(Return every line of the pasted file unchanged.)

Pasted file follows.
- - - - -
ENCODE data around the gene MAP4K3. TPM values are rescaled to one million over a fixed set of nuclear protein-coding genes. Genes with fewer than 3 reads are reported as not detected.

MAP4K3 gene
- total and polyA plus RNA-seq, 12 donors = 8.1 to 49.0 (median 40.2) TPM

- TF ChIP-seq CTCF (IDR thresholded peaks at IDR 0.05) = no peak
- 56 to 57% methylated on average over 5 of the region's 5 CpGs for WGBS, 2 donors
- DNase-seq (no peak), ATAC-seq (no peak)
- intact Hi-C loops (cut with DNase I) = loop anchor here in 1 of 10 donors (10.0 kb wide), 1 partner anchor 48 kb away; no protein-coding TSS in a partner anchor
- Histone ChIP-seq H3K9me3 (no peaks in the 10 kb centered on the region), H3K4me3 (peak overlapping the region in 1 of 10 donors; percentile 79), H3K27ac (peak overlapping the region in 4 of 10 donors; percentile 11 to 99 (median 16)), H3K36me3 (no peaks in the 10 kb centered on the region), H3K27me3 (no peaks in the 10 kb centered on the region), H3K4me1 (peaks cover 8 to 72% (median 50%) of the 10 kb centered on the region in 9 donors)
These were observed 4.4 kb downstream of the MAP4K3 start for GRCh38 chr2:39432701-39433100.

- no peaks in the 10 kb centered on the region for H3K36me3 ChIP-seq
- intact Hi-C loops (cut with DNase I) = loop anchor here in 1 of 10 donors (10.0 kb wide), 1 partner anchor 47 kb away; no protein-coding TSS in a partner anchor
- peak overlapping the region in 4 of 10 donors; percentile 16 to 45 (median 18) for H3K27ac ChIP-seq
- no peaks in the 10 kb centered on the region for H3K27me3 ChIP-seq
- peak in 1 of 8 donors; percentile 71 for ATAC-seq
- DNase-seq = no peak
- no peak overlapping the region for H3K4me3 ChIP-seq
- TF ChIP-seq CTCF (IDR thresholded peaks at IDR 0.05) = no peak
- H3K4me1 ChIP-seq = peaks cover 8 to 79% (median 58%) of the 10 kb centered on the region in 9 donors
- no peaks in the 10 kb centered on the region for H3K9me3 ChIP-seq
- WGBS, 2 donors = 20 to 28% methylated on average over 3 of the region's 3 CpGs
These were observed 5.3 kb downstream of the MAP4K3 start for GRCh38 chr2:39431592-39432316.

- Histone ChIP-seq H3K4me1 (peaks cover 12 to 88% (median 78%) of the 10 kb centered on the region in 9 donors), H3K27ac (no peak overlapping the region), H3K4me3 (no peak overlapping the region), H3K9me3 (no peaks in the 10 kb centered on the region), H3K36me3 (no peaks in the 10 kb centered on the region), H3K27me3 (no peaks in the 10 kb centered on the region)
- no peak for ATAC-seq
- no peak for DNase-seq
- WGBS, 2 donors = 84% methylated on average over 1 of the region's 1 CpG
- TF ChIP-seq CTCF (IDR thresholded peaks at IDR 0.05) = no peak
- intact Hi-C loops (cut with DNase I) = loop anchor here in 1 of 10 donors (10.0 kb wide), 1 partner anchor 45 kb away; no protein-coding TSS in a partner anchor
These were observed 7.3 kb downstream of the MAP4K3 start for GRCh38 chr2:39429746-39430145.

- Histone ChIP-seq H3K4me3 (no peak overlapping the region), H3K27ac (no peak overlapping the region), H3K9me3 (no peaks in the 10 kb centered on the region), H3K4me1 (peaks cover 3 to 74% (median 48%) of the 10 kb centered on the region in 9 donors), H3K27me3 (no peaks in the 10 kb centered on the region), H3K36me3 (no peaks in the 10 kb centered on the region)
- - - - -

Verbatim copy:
ENCODE data around the gene MAP4K3. TPM values are rescaled to one million over a fixed set of nuclear protein-coding genes. Genes with fewer than 3 reads are reported as not detected.

MAP4K3 gene
- total and polyA plus RNA-seq, 12 donors = 8.1 to 49.0 (median 40.2) TPM

- TF ChIP-seq CTCF (IDR thresholded peaks at IDR 0.05) = no peak
- 56 to 57% methylated on average over 5 of the region's 5 CpGs for WGBS, 2 donors
- DNase-seq (no peak), ATAC-seq (no peak)
- intact Hi-C loops (cut with DNase I) = loop anchor here in 1 of 10 donors (10.0 kb wide), 1 partner anchor 48 kb away; no protein-coding TSS in a partner anchor
- Histone ChIP-seq H3K9me3 (no peaks in the 10 kb centered on the region), H3K4me3 (peak overlapping the region in 1 of 10 donors; percentile 79), H3K27ac (peak overlapping the region in 4 of 10 donors; percentile 11 to 99 (median 16)), H3K36me3 (no peaks in the 10 kb centered on the region), H3K27me3 (no peaks in the 10 kb centered on the region), H3K4me1 (peaks cover 8 to 72% (median 50%) of the 10 kb centered on the region in 9 donors)
These were observed 4.4 kb downstream of the MAP4K3 start for GRCh38 chr2:39432701-39433100.

- no peaks in the 10 kb centered on the region for H3K36me3 ChIP-seq
- intact Hi-C loops (cut with DNase I) = loop anchor here in 1 of 10 donors (10.0 kb wide), 1 partner anchor 47 kb away; no protein-coding TSS in a partner anchor
- peak overlapping the region in 4 of 10 donors; percentile 16 to 45 (median 18) for H3K27ac ChIP-seq
- no peaks in the 10 kb centered on the region for H3K27me3 ChIP-seq
- peak in 1 of 8 donors; percentile 71 for ATAC-seq
- DNase-seq = no peak
- no peak overlapping the region for H3K4me3 ChIP-seq
- TF ChIP-seq CTCF (IDR thresholded peaks at IDR 0.05) = no peak
- H3K4me1 ChIP-seq = peaks cover 8 to 79% (median 58%) of the 10 kb centered on the region in 9 donors
- no peaks in the 10 kb centered on the region for H3K9me3 ChIP-seq
- WGBS, 2 donors = 20 to 28% methylated on average over 3 of the region's 3 CpGs
These were observed 5.3 kb downstream of the MAP4K3 start for GRCh38 chr2:39431592-39432316.

- Histone ChIP-seq H3K4me1 (peaks cover 12 to 88% (median 78%) of the 10 kb centered on the region in 9 donors), H3K27ac (no peak overlapping the region), H3K4me3 (no peak overlapping the region), H3K9me3 (no peaks in the 10 kb centered on the region), H3K36me3 (no peaks in the 10 kb centered on the region), H3K27me3 (no peaks in the 10 kb centered on the region)
- no peak for ATAC-seq
- no peak for DNase-seq
- WGBS, 2 donors = 84% methylated on average over 1 of the region's 1 CpG
- TF ChIP-seq CTCF (IDR thresholded peaks at IDR 0.05) = no peak
- intact Hi-C loops (cut with DNase I) = loop anchor here in 1 of 10 donors (10.0 kb wide), 1 partner anchor 45 kb away; no protein-coding TSS in a partner anchor
These were observed 7.3 kb downstream of the MAP4K3 start for GRCh38 chr2:39429746-39430145.

- Histone ChIP-seq H3K4me3 (no peak overlapping the region), H3K27ac (no peak overlapping the region), H3K9me3 (no peaks in the 10 kb centered on the region), H3K4me1 (peaks cover 3 to 74% (median 48%) of the 10 kb centered on the region in 9 donors), H3K27me3 (no peaks in the 10 kb centered on the region), H3K36me3 (no peaks in the 10 kb centered on the region)